We used lager::noop as an empty effect in the paths that do not require one. It can be more efficient than using [] (auto&&) {} because Lager detects it, completely bypassing the evaluation of the effect.

Dependency passing

Oftentimes, the effect will need to access some service in order to do its deed. For example, when performing asynchronous IO it may need to access some boost::asio::io_context. Or maybe the effect should forward to some other service of your own that encapsulates the I/O logic. By definition, these types are referential, so you can not put them in the model or the action that is passed to the reducer that generates the effect.

Instead, the framework can deliver these services for you by declaring the dependency in the effect signature using the lager::deps type. For example, an effect that wants a reference to a boost::asio::io_context can be declared like this:

lager::effect<action, lager::deps<boost::asio::io_context&>> eff =
    [] (auto&& ctx) {
        auto& io = get<boost::asio::io_context>(ctx);
        io.post([] { ... }); // for example

If the reducer returns such an effect, the store will pass the dependencies to it, embeded in the context. The get() function is used to access the dependencies inside the effect. For this to work, we need to provide the dependencies to the store by using lager::with_deps() as an extra argument to the lager::make_store() factory:

auto io    = boost::asio::io_context{};
auto store = lager::make_store(
    // ...

If you fail to provide all the dependencies required for the effects, there will be a compilation error.


Dependencies are passed by value by default. Use std::ref to mark the dependencies that shall be passed by reference.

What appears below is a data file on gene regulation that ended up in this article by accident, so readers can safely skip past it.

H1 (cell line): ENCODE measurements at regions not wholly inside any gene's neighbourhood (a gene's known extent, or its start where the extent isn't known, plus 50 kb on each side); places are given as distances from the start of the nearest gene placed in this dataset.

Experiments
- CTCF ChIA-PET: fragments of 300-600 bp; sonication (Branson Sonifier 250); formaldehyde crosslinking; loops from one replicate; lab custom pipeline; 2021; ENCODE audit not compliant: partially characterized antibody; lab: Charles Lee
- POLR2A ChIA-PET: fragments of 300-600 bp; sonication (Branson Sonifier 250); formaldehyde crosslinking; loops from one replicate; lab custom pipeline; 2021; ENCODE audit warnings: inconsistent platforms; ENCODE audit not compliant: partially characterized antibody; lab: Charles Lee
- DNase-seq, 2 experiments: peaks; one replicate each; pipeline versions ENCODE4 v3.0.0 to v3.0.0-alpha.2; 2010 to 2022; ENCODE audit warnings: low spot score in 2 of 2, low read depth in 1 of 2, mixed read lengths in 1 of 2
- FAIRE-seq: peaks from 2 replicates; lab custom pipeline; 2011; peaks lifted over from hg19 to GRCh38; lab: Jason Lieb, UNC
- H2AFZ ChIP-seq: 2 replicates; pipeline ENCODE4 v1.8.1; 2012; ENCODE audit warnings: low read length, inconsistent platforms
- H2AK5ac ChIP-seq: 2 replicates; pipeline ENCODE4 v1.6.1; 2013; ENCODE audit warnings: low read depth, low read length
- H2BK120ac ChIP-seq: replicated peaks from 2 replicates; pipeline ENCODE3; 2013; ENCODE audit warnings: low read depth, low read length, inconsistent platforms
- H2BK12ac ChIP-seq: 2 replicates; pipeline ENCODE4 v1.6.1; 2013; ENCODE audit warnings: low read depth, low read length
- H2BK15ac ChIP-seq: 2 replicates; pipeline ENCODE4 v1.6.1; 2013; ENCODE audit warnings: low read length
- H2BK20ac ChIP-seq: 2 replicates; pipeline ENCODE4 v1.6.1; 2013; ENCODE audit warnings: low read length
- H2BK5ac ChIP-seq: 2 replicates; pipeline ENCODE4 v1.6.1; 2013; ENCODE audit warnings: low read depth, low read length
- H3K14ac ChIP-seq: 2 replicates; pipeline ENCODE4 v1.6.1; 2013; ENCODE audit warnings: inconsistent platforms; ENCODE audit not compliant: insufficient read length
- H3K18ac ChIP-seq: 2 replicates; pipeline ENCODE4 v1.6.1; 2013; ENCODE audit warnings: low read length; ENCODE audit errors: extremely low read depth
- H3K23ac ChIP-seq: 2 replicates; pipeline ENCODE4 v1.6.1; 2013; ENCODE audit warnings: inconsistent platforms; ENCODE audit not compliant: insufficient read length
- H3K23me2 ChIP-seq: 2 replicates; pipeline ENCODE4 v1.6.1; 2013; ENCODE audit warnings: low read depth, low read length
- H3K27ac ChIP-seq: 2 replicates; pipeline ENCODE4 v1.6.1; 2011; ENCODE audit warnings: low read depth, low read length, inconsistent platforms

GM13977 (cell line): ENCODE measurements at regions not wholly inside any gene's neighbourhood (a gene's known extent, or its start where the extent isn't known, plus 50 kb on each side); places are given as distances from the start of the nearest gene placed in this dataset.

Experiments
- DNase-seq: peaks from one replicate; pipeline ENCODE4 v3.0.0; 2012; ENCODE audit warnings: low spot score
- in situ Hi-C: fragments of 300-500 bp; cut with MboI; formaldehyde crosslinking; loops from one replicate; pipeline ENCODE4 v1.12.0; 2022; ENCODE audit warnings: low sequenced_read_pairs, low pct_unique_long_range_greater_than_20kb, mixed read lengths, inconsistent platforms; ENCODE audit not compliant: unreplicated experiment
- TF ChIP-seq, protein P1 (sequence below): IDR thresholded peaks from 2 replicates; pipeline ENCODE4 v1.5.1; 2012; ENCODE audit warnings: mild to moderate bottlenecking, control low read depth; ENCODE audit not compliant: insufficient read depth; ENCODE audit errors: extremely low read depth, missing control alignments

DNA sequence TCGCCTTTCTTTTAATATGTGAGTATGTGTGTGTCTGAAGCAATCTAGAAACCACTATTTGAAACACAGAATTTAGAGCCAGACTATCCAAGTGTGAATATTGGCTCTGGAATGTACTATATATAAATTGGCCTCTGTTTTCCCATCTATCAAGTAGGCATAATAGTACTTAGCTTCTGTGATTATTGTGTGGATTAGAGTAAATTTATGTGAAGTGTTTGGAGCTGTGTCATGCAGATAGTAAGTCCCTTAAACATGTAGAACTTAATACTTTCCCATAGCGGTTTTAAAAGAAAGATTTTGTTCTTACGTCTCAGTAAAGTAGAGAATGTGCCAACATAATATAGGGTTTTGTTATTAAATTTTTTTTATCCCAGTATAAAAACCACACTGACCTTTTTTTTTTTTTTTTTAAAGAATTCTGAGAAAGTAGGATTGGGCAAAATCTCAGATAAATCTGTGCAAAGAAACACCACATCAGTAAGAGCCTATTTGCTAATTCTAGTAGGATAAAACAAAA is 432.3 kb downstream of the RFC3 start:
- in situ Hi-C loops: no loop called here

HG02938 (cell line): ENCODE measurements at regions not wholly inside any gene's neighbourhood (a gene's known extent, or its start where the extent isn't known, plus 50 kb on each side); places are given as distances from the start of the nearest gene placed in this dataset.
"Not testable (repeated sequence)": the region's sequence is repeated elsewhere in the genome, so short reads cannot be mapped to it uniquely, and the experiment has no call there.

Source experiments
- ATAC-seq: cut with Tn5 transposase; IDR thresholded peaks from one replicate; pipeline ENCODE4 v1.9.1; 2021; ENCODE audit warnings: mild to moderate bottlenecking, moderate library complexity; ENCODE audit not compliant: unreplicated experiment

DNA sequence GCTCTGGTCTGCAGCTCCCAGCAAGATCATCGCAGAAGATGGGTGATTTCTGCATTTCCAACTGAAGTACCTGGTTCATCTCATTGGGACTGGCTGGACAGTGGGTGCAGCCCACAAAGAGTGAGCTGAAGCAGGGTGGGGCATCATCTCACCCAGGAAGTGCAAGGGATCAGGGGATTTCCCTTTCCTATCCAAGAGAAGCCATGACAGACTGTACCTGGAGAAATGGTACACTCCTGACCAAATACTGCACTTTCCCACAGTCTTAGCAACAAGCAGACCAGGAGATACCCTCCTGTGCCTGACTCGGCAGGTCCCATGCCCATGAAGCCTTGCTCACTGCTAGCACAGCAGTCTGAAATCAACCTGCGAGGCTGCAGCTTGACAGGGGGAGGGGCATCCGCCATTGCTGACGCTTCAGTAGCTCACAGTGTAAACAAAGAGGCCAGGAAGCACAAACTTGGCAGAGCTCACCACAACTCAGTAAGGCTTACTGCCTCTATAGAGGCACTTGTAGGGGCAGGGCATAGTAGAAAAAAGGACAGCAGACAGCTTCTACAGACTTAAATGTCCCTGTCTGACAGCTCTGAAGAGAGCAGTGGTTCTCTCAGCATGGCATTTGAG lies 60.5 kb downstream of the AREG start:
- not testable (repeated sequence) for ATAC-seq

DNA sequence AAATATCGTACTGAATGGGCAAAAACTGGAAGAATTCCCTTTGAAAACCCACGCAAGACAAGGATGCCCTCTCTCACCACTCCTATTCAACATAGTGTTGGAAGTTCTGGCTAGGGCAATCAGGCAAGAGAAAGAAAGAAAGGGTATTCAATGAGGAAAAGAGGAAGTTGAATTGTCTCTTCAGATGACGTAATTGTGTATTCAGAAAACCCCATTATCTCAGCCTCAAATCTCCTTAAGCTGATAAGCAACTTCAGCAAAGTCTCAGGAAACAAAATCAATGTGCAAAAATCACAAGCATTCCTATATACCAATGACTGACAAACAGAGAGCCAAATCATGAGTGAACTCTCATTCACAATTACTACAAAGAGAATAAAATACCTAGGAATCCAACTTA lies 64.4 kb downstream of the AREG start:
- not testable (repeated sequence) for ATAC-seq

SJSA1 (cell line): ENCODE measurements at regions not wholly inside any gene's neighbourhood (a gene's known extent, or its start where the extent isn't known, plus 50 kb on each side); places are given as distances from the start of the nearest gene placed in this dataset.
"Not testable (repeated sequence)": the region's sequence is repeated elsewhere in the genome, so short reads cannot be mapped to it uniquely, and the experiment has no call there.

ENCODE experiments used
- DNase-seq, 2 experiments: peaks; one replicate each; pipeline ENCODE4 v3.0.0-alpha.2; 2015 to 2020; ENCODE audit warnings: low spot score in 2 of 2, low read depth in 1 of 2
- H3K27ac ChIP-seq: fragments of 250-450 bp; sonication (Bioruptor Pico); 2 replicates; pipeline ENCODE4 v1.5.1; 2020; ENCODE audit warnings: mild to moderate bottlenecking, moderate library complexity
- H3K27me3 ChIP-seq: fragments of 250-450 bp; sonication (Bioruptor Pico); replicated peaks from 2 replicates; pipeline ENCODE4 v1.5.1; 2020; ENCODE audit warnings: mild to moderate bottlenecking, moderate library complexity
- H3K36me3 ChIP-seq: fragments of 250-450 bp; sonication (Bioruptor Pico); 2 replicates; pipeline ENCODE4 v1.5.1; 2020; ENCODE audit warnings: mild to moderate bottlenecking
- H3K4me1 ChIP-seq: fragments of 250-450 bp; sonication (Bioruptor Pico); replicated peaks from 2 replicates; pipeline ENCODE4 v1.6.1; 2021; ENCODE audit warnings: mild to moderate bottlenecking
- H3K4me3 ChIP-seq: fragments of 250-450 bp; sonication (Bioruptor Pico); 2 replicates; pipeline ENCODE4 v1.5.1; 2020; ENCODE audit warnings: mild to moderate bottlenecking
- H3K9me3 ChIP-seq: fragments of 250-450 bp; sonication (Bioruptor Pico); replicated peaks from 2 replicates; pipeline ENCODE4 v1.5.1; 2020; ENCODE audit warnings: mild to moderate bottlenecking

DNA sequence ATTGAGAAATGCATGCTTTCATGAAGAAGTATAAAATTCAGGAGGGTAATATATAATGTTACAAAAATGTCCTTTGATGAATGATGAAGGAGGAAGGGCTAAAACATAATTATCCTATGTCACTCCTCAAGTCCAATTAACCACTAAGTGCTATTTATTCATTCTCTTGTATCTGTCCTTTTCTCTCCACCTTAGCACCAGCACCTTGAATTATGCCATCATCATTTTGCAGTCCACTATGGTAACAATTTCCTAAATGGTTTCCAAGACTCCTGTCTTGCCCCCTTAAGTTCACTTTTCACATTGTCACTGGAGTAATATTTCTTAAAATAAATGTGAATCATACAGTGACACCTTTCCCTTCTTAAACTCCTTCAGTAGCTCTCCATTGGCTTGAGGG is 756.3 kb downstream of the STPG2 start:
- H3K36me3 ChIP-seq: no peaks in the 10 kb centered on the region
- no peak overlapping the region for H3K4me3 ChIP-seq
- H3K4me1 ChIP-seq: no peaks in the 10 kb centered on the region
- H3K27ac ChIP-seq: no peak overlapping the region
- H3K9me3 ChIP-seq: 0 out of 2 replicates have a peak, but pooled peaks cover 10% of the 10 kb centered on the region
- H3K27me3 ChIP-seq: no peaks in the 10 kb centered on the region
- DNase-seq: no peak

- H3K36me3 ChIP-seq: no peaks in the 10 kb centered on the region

Identifying dependencies

In the previous example, there is ony one instance of boost::asio::io_context that is passed to all the effects that are evaluated within the Lager context. This is a good replacement of the singleton design pattern: there is a single instance, but there is low physical coupling and you can still replace the instance in a different context, particularly in unit tests.

However, we often will need to have multiple instances of a type provided to different subsystems. We can declare type tags to differentiate these instances using these types as keys:

struct foo_dep {};
struct bar_dep {};

    foo_effect = [] (auto&& ctx) {
        auto& io = get<foo_dep>(ctx);
        // ...

    bar_effect = [] (auto&& ctx) {
        auto& io = get<bar_dep>(ctx);
        // ...

Now we can provide two separate io_context instances for the two subsystems:

using boost::asio::io_context;
auto foo_io = io_context{};
auto bar_io = io_context{};
auto store  = lager::make_store(
    // ...
        lager::dep::as<lager::dep::key<foo_dep, io_context&>>(foo_io),
        lager::dep::as<lager::dep::key<bar_dep, io_context&>>(bar_io)));

Using this technique, the names of the dependencies are still static. This makes the mechanism very efficient and ensures that dependency mismatches are cought at compile time.

If the number of instances of a dependency is determined dynamically, you will need to define a kind of manager for these instances and provide this manager as a service instead. This naturally involves defining a identity scheme for these dependencies, such that the effects that required them can refer to them.

Other dependency specs

The type lager::dep::key is a dependency specification, used to describe how the dependency is required. There are other specifications, and they can be combined:

  • lager::dep::opt is used to notate optional dependencies. There won’t be a compilation error if a depedency is missing when a module requests it as optional. Instead, get may throw an exception. You can check if the dependency is provided using lager::has().
  • lager::dep::fn is used to notate lazy dependencies. These may not be available directly when building the store, but are instead to be requested lazily through a provided function.